A new bed for Beckett, please

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beckett-090929-4pm.standard[1].jpgRest easy Red Sox fans, Josh Beckett’s aching back did not come about as a result of pitching, but from an inability to, umm, rest easy (from the Globe):

“It was just something that you wake up with,” Beckett said. “It wasn’t like I felt anything when I was throwing. You just you wake up and you’re locked up.”

Instead, he pointed to the road trip.

“Three different crappy beds on the road, one getting in at 5 o’clock in the morning. I just don’t think that all that stuff really sat well with my back,” Beckett said. “It was unfortunate that you wake up on the day you start and don’t really feel well enough to be able to do that. I think we made the right decision. I feel a lot better today.”

This is certainly good news for the Red Sox, as Beckett has the most impressive playoff line of any of their starters: 7-2, 2.90 ERA, .943 WHIP, 96 Ks in 87 innings. He, along with the blossoming Jon Lester, give the Red Sox an edge in just about any matchup.

So no more crappy beds on the road for Josh Beckett. Let him sleep on a pile of feathers if need be. Or on one of these. Anything to keep that back in good shape.

Of course, I’m not sure what you can do about the blisters.

The World Series broadcast schedule is announced

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Major League Baseball just announced the broadcast schedule for both Games 6 and 7 (if necessary) of the NLCS and the entire World Series.

There are no surprises here. The World Series games are all on Fox. The pregame show starts at 7:30 and the games themselves start just after 8pm Eastern Daylight Time, regardless of whether it’s Chicago or Los Angeles representing the National League. For some reason Game five of the World Series, scheduled a week from Sunday if it comes to pass, starts seven minutes later than all of the other games. Maybe something super exciting will happen then.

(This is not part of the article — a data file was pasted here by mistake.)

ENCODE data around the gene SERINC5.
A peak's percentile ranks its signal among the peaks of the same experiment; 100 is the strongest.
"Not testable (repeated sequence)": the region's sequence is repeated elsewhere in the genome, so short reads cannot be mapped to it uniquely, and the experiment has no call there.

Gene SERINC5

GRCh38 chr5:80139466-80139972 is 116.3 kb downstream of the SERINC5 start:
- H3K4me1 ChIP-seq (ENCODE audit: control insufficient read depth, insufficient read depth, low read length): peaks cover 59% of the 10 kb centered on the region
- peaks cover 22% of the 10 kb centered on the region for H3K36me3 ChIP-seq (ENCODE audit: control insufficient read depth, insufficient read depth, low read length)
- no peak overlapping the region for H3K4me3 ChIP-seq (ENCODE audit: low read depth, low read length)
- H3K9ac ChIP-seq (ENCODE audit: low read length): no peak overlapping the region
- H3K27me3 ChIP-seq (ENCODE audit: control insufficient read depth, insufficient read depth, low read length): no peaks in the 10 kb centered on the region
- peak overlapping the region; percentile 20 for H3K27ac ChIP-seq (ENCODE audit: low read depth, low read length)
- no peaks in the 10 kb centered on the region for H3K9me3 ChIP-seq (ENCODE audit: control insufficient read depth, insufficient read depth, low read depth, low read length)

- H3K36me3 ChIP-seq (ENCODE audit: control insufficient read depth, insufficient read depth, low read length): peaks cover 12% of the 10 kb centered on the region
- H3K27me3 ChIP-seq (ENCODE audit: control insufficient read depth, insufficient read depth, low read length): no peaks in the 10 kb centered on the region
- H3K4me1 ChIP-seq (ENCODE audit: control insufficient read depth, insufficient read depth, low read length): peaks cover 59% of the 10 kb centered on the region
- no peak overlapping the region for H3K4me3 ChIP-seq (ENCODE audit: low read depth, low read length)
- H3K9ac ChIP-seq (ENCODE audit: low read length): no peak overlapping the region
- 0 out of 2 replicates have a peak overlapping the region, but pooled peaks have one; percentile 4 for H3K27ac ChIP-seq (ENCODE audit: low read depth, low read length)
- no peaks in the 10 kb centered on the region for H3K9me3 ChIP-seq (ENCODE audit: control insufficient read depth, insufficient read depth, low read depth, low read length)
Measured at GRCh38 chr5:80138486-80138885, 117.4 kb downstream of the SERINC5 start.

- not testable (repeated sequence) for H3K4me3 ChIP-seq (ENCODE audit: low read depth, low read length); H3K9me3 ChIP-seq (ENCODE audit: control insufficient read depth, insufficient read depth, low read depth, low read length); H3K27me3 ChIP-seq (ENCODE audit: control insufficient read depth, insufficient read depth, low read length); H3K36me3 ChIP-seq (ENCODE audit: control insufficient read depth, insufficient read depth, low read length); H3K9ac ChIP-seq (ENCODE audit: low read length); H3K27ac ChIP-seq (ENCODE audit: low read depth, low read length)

Red Sox sports medicine director says David Ortiz “was essentially playing on stumps”

BOSTON, MA - OCTOBER 1: David Ortiz #34 of the Boston Red Sox tips his helmet to the crowd as he exits the game after he singled during the fifth inning against the Toronto Blue Jays at Fenway Park on October 1, 2016 in Boston, Massachusetts. (Photo by Rich Gagnon/Getty Images)
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David Ortiz had a whale of a final season with the Red Sox. It was so good that he was asked, many, many times, if he was thinking of reversing his retirement decision and coming back for 2017. Ortiz always said no, he was still retiring, occasionally making mention of his aching feet and the physical grind his 40-year-old body was undergoing.

We now know just how much of a grind it was. Indeed, it was extreme. We know this because Dan Dyrek, the Red Sox’ coordinator of sports medicine services, tells it to Rob Bradford of WEEI. Dyrek says that the injuries to Ortiz’s feet, which were often referred to as achilles tendon problems, were way, way more complicated than that, affecting every muscle, bone and tendon in his feet in chain reaction fashion. Dyrek:

“He was essentially playing on stumps. Instead of having this nice, flexible, foot, ankle, calf mechanism to act as a shock absorber, he was playing on stumps. And you can do that for only so long. He was in warrior mode trying to play through this. Once we diagnosed him and saw what was going on and started explaining things to him, there was actually a sense of relief because now he had an explanation of what he was in such excruciating pain.”

That Ortiz was able to even walk through what Dyrek describes is pretty amazing. That he was able to put up a near-MVP season with all of that pain is incredible.